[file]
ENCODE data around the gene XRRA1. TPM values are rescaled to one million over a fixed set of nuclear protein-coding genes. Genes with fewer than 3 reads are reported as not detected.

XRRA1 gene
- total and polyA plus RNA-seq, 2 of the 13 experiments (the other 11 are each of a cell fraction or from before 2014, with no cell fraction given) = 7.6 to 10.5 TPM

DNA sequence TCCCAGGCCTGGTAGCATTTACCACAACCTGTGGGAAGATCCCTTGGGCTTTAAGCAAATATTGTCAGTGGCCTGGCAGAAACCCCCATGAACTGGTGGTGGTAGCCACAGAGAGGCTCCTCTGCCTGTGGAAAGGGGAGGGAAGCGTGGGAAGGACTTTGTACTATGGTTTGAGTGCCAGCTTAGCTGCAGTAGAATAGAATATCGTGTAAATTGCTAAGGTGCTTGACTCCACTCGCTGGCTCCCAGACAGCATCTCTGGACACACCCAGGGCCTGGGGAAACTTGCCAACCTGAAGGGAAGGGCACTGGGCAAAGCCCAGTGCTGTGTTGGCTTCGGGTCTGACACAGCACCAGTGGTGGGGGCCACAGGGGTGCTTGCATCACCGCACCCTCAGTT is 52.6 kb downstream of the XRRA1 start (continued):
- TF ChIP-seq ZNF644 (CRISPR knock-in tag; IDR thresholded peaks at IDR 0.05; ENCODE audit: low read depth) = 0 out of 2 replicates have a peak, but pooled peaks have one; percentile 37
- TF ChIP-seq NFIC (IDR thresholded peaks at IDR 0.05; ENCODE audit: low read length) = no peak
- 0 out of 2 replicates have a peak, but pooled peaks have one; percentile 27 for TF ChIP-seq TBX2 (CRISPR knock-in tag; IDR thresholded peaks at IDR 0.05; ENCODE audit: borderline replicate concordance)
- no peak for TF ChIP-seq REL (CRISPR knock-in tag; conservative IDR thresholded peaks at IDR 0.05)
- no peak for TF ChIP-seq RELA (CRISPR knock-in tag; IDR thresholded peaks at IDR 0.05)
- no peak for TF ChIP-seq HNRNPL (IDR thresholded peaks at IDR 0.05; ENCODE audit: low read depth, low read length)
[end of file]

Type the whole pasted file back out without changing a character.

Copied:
ENCODE data around the gene XRRA1. TPM values are rescaled to one million over a fixed set of nuclear protein-coding genes. Genes with fewer than 3 reads are reported as not detected.

XRRA1 gene
- total and polyA plus RNA-seq, 2 of the 13 experiments (the other 11 are each of a cell fraction or from before 2014, with no cell fraction given) = 7.6 to 10.5 TPM

DNA sequence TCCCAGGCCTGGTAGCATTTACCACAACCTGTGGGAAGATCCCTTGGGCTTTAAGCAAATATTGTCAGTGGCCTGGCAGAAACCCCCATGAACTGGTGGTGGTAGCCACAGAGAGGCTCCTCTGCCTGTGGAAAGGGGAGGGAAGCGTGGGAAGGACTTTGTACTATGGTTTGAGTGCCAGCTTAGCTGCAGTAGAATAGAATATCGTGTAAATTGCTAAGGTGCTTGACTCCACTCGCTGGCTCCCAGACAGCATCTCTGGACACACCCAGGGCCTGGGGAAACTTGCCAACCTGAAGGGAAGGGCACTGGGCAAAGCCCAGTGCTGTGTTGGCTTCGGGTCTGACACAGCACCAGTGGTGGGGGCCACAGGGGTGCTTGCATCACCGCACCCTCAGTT is 52.6 kb downstream of the XRRA1 start (continued):
- TF ChIP-seq ZNF644 (CRISPR knock-in tag; IDR thresholded peaks at IDR 0.05; ENCODE audit: low read depth) = 0 out of 2 replicates have a peak, but pooled peaks have one; percentile 37
- TF ChIP-seq NFIC (IDR thresholded peaks at IDR 0.05; ENCODE audit: low read length) = no peak
- 0 out of 2 replicates have a peak, but pooled peaks have one; percentile 27 for TF ChIP-seq TBX2 (CRISPR knock-in tag; IDR thresholded peaks at IDR 0.05; ENCODE audit: borderline replicate concordance)
- no peak for TF ChIP-seq REL (CRISPR knock-in tag; conservative IDR thresholded peaks at IDR 0.05)
- no peak for TF ChIP-seq RELA (CRISPR knock-in tag; IDR thresholded peaks at IDR 0.05)
- no peak for TF ChIP-seq HNRNPL (IDR thresholded peaks at IDR 0.05; ENCODE audit: low read depth, low read length)